Weevils to stop invasive ferns in Lincolnshire rivers

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Thousands of weevils are being released into a Lincolnshire river to stop the spread of a fast-growing water fern.

Azolla, also known as the fairy fern, is currently growing in the Maud Foster Drain in Boston and can double in size every four to five days.

If left, the invasive plant can form mats up to 30cm (11in) thick, crowding out native wildlife.

The weevils are being released near Cow Bridge, an Environment Agency (EA) spokesperson said.

'Control its spread'

Debbie Sylvester, the EA's operations delivery team leader, said: "Azolla grows extremely quickly and can completely cover the water's surface.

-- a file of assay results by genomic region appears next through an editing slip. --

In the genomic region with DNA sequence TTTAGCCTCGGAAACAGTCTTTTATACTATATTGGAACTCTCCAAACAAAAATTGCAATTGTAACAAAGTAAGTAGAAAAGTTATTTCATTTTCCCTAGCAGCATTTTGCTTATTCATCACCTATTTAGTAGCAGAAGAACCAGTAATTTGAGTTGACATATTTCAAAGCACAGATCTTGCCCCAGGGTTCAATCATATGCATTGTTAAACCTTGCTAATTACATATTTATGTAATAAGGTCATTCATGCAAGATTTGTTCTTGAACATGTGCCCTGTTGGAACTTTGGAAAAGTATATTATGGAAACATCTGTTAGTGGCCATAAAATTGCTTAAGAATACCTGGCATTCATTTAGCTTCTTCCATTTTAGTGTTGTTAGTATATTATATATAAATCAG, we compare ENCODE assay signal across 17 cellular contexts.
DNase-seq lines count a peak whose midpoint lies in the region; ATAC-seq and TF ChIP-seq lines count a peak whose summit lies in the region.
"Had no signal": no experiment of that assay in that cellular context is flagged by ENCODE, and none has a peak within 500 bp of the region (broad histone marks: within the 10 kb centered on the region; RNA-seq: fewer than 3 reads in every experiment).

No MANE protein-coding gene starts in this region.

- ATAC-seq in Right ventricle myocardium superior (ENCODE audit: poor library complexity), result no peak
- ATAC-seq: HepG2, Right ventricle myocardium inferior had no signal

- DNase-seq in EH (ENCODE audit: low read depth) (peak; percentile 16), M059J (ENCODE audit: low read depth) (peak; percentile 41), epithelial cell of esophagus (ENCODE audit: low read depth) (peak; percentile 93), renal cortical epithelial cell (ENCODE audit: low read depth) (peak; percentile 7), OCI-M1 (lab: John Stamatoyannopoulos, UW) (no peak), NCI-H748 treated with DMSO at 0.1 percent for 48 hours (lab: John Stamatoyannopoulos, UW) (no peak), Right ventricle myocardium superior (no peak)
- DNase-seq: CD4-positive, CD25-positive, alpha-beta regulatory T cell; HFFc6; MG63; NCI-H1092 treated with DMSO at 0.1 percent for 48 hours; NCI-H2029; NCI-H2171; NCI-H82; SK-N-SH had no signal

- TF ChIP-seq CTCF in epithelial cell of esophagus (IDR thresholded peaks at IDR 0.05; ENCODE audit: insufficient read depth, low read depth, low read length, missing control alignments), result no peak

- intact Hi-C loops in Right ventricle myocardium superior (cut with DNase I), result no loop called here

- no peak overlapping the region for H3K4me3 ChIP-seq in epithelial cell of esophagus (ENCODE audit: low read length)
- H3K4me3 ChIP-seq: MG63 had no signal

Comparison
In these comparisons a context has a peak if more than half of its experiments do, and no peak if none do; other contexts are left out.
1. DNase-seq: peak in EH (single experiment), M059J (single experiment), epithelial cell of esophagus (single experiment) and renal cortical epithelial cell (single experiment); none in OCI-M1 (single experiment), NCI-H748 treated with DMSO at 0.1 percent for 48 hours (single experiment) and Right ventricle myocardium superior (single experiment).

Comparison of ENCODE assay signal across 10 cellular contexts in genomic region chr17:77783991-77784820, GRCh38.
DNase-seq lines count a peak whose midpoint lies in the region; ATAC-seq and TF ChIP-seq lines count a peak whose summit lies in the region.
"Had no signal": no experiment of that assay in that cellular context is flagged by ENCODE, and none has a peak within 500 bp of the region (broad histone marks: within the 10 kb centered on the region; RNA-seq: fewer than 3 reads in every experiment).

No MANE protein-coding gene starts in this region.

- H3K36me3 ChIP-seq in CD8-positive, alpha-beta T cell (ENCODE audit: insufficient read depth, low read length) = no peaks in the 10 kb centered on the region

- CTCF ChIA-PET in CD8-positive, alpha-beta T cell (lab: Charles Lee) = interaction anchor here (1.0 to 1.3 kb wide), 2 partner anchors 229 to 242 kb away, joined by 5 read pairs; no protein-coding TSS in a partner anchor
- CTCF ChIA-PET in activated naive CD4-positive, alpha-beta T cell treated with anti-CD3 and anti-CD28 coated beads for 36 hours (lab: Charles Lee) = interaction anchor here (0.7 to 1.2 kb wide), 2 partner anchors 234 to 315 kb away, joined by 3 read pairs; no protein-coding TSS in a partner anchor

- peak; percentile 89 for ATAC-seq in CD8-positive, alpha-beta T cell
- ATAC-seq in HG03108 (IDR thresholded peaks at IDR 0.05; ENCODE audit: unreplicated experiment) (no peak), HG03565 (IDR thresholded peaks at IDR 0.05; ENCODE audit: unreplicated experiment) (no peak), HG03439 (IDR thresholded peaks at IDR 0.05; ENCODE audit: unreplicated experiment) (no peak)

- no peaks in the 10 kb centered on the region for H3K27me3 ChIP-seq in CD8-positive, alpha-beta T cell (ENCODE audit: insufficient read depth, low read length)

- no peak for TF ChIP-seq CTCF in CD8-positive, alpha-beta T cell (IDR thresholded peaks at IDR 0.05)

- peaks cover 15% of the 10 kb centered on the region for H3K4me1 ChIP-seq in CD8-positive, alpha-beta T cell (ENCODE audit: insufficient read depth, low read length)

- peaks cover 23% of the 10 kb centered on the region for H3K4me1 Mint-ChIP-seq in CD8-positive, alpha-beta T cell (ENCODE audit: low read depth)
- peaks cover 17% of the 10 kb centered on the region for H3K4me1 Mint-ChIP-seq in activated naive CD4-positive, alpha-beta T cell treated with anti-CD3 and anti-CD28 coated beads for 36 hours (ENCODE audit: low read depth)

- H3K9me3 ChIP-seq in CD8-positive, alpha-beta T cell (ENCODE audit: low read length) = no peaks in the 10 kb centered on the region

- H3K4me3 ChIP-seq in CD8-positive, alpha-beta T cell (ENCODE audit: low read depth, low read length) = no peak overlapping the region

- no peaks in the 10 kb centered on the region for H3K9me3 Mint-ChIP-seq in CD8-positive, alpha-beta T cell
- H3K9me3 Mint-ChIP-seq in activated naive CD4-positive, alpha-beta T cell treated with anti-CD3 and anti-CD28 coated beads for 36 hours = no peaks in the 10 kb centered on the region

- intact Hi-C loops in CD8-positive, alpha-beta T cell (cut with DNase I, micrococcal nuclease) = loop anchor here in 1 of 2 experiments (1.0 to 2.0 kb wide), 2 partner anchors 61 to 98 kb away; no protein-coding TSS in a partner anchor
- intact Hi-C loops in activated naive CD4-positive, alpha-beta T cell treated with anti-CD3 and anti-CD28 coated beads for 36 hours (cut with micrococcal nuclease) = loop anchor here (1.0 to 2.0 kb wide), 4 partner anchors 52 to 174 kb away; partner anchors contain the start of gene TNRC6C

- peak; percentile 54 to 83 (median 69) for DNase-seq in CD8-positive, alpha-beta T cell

"These weevils eat only this plant and should help control its spread."

Azolla was first introduced into the UK as an ornamental exotic from the Americas in the 1800s.

The EA added invasive species cost the UK economy an estimated £1.7bn every year.

Weevils were used successfully last year to control the weed on the River Till and River Witham, near Lincoln.

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